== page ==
Lessig doesn’t take the easy way out either saying “ALL OPEN/CLOSED”. He provides several examples highlighting the complexity of these decisions and the fact that any “one-size-fits-all” solution is probably very, very wrong. There are certain quite legitimate reasons for secrecy. However, current thinking usually assumes secrecy is a de facto good without seriously examining if it is in fact a good in this case.

Another quite interesting point is that the very international nature of the Internet creates huge ambiguities in terms of jurisdictional boundaries. A perfect example from the book is how a streaming TV company was legal in Canada but the website was shutdown because it violated US copyright. Lessig points out that each person on-line is in essence in two locations at once: their country and the international internet community. When I use Blogspot, since I am a US citizen does US law apply to my weblog? Or international law? Or does it depend on the reader, if for example they are in China and subject to that government’s restrictions on publication and speech? For hundreds of years, geographical jurisdictions have determined the applicability of a citizen to certain laws. But with the Internet, I could run afoul of British anti-libel law, Australian hate speech laws or Chinese censorship laws. How do we determine the jurisdictional boundaries in an internet age?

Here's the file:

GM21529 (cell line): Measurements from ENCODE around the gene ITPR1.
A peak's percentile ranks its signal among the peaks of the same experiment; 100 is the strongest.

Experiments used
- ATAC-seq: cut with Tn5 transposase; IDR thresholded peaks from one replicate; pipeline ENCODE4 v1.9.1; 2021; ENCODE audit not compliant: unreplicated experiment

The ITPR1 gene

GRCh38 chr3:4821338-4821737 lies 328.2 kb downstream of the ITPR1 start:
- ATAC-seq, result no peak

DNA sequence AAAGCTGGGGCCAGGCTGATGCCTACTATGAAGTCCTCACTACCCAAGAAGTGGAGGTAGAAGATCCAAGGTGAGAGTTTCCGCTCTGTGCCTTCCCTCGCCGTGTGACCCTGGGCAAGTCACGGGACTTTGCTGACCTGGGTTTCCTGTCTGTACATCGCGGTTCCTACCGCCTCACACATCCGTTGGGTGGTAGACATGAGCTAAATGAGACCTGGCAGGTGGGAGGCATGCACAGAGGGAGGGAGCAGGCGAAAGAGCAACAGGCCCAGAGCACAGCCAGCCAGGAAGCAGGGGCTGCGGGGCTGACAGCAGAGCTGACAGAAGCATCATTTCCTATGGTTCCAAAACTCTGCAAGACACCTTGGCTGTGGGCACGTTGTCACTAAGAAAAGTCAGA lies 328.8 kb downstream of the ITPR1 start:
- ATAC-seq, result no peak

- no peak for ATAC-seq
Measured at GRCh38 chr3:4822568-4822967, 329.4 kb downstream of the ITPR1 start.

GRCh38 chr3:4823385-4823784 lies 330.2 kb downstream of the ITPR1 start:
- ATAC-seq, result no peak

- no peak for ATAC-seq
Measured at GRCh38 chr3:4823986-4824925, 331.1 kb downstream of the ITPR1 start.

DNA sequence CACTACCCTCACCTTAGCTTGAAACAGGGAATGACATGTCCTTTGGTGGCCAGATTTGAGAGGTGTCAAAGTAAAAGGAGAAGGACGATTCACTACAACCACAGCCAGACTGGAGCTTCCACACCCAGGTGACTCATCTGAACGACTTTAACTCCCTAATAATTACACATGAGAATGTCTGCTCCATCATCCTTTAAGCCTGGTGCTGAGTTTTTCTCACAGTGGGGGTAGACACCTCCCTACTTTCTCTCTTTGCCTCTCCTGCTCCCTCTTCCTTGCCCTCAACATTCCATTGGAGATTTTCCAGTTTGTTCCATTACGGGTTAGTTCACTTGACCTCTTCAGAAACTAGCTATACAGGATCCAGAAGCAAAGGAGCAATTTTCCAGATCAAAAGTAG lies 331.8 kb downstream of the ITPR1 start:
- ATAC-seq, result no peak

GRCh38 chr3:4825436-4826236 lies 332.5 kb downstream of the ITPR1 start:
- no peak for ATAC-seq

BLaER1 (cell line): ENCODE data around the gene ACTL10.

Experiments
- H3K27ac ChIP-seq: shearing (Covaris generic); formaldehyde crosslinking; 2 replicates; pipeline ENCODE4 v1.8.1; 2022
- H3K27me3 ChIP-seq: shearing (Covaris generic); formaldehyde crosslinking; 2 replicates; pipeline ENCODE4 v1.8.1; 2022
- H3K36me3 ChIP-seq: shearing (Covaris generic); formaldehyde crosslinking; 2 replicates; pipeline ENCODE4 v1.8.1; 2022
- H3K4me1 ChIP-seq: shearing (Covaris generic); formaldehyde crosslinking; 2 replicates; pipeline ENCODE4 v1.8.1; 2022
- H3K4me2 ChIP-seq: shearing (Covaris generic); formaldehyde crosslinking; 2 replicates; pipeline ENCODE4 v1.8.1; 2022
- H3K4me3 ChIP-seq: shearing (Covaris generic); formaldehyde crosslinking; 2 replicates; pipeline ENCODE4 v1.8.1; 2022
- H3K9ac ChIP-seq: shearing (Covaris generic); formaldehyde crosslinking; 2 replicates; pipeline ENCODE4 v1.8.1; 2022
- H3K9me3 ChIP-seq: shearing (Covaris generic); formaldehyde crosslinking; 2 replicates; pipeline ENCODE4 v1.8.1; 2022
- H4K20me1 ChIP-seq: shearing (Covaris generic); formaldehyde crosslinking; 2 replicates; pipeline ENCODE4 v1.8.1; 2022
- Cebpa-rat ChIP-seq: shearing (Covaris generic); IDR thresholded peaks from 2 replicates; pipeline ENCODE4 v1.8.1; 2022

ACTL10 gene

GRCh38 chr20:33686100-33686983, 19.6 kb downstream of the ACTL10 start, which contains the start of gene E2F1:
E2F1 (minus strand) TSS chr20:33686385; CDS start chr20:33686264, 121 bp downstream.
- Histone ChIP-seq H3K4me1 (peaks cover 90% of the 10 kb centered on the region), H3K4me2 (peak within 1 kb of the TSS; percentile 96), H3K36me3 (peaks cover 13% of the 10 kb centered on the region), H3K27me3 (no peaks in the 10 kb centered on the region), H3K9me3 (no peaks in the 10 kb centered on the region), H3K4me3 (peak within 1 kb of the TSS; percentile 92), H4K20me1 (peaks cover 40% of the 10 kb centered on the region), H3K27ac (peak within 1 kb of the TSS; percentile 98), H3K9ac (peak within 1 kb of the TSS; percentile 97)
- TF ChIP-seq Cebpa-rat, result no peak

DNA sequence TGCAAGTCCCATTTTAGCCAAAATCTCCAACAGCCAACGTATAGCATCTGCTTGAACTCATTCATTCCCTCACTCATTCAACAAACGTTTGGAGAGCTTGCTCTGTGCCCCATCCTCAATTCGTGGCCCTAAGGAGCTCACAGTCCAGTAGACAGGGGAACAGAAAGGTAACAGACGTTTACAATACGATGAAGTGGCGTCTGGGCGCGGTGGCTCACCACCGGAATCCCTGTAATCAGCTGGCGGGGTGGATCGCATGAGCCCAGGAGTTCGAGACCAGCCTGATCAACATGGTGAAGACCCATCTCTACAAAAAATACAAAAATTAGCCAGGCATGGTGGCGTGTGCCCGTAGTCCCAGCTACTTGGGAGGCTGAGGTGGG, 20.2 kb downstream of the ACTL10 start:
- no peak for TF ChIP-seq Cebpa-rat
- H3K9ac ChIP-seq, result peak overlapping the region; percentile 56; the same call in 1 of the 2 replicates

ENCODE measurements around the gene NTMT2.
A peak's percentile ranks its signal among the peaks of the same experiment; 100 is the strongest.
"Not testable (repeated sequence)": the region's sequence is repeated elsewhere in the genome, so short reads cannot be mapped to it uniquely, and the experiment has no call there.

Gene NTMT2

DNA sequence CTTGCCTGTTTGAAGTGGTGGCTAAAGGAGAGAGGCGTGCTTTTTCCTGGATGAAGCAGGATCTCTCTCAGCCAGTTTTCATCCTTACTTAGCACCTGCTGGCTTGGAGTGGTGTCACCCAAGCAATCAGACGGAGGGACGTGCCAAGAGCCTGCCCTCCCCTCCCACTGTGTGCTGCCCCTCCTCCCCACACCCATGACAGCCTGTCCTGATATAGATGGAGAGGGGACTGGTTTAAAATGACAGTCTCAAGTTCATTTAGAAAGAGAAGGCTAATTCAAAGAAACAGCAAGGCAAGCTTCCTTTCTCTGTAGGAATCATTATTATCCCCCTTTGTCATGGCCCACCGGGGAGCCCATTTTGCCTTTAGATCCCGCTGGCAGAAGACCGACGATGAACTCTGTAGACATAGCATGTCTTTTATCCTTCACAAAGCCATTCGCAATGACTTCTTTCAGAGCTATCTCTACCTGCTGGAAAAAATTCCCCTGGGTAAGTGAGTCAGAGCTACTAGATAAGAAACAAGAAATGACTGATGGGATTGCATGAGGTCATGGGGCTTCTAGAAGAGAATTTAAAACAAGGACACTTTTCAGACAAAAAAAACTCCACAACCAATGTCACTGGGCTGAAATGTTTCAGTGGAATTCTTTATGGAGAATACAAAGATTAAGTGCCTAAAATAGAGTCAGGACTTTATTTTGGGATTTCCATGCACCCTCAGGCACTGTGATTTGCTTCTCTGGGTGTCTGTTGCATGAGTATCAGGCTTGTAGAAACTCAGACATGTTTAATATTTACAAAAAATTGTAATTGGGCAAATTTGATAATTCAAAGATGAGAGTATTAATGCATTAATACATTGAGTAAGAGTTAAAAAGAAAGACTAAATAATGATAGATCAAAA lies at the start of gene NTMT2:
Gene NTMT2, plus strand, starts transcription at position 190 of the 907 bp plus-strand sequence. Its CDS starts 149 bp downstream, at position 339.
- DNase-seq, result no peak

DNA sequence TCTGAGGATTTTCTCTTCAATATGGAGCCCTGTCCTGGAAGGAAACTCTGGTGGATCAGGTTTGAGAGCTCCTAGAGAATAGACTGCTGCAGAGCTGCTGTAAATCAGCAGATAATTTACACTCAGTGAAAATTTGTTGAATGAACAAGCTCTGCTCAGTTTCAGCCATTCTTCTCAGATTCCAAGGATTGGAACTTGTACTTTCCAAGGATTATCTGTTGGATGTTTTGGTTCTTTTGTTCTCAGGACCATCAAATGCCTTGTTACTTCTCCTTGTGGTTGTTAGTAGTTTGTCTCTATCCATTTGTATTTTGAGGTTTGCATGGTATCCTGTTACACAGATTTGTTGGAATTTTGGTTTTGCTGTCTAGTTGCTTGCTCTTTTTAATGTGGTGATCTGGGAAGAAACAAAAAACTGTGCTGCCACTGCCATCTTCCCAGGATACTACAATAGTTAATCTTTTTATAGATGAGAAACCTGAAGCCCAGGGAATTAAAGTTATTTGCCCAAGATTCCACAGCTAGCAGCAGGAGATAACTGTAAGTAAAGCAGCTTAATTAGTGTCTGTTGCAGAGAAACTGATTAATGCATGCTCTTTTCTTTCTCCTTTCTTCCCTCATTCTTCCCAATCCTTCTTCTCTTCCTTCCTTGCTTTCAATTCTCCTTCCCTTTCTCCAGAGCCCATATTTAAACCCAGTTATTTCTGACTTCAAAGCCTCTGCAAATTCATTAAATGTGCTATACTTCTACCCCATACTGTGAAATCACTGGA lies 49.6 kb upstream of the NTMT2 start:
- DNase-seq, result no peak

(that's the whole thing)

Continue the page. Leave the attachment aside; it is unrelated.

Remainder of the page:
In the later parts of the book, Lessig goes to great lengths to point out that solutions o this problem will need to be multi-modal and complex in order to have any functionality. There is a well-written Appendix which outlines the legal, normative, social and ????? modes by defining them and describing how they interact with one another. Although this book was published several years ago (CONFIRM), you can see the beginnings of Lessig’s recent anti-corruption advocacy here as well. He mentions several times that the current process for fund-raising is deeply flawed and demonstrates rather effectively how it nullifies the intended good of even the most dedicated elected official.

Needless to say, this is a book that gets the mental juices flowing. It’s not a difficult read; Lessing explains things like the underlying architecture of the Internet in clear non-technical terms. What makes it so provoking aren’t the questions he answers but the ones he raises. After reading this book, I’m almost tempted to conduct some kind of research into Constitutional Law because as out-dated as I thought the copyright systems was, well, it’s just a symptom of a much larger problem that isn’t going to go away soon.

So if you want something that changes the way you look at the Internet, Constitutional Law and your government, this is a highly recommended book.